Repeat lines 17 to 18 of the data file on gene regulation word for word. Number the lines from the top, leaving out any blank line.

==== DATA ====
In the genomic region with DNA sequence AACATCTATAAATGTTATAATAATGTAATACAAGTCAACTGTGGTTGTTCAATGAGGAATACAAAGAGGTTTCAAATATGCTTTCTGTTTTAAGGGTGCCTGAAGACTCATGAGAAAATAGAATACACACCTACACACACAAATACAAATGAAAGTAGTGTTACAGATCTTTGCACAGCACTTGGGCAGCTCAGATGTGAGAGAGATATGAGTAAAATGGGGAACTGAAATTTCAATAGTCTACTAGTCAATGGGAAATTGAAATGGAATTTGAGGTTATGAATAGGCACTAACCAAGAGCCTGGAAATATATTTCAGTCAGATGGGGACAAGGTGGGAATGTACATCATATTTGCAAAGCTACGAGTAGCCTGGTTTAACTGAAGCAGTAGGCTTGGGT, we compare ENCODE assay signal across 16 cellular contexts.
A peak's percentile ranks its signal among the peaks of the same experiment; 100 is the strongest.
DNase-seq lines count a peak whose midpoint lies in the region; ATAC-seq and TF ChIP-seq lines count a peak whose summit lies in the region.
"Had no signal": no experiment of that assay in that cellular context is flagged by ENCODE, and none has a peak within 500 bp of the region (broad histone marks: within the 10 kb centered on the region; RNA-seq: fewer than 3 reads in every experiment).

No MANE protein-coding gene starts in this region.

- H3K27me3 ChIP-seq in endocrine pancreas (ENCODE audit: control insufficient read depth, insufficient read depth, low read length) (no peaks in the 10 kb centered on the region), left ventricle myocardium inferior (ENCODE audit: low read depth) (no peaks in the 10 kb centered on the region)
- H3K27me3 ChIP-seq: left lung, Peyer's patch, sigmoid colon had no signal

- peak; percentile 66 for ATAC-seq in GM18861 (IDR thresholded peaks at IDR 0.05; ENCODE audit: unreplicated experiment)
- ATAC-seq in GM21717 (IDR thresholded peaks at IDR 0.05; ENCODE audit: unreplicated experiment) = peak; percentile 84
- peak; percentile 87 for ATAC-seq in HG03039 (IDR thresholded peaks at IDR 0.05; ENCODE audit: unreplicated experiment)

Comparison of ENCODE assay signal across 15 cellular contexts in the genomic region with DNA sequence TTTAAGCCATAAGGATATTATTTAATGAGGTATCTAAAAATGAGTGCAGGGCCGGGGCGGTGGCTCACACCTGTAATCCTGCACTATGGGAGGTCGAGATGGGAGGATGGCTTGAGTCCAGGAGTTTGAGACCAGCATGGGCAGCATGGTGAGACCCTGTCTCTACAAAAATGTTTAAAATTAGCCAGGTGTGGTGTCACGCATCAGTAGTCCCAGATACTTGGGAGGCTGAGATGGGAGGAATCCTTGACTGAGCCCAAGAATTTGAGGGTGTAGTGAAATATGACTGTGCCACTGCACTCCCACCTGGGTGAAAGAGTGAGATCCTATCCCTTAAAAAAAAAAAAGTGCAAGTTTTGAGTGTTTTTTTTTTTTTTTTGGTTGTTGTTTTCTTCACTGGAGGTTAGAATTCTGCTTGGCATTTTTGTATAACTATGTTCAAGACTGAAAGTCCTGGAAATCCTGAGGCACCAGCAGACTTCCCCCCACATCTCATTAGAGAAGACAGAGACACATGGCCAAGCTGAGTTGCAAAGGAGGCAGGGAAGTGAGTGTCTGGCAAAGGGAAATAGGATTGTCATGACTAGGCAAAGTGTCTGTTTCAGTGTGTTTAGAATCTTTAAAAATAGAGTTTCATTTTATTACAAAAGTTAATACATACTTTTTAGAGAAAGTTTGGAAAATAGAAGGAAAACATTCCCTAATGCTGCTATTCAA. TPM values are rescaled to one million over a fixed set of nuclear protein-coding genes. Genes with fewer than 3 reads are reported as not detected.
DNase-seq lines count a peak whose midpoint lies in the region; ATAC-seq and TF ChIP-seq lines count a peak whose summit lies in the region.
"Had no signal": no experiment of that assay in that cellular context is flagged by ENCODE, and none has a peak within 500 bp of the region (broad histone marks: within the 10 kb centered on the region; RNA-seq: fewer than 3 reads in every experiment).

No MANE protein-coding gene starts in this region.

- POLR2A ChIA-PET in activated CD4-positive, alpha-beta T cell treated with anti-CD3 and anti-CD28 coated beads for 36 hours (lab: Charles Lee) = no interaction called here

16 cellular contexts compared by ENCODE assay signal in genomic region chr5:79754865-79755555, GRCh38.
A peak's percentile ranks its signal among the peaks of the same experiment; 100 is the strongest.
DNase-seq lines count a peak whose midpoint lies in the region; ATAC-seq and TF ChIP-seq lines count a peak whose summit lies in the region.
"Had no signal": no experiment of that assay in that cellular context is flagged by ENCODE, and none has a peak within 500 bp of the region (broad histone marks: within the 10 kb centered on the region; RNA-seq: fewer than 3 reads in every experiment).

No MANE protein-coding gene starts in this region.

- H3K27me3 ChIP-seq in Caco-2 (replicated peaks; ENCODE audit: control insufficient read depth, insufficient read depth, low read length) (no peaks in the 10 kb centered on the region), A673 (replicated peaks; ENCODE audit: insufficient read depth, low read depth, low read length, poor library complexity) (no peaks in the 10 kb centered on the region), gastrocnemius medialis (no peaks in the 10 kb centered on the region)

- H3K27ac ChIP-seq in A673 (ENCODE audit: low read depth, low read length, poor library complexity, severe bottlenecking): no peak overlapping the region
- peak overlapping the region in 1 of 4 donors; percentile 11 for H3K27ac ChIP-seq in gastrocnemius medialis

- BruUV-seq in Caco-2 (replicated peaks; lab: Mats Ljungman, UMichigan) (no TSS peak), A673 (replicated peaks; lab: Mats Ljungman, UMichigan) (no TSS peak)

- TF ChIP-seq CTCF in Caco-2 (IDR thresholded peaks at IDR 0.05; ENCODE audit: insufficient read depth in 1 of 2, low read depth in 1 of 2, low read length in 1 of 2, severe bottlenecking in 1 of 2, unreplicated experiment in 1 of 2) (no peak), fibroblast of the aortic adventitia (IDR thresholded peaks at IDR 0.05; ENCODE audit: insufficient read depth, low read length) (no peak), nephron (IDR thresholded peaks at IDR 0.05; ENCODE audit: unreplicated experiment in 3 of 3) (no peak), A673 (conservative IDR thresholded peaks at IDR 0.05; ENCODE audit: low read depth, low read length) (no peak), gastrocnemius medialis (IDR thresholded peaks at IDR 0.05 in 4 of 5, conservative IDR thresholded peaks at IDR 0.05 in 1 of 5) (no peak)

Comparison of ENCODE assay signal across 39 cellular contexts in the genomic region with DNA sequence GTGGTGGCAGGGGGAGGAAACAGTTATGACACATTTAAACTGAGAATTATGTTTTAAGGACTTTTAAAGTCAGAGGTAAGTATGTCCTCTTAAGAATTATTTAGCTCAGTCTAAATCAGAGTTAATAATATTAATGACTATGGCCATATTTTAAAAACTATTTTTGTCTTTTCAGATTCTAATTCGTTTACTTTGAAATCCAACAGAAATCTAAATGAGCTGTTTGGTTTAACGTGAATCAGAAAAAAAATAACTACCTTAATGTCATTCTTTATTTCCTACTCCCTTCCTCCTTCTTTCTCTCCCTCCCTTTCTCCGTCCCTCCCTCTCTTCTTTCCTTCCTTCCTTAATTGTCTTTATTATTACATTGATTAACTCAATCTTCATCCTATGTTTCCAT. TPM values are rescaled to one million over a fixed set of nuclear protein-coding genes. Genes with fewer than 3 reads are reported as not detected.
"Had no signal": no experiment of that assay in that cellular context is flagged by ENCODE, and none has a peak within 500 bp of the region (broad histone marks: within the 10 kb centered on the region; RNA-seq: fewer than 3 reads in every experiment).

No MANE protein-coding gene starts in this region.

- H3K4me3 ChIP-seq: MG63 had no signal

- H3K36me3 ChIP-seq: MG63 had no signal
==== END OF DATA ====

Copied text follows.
A peak's percentile ranks its signal among the peaks of the same experiment; 100 is the strongest.
DNase-seq lines count a peak whose midpoint lies in the region; ATAC-seq and TF ChIP-seq lines count a peak whose summit lies in the region.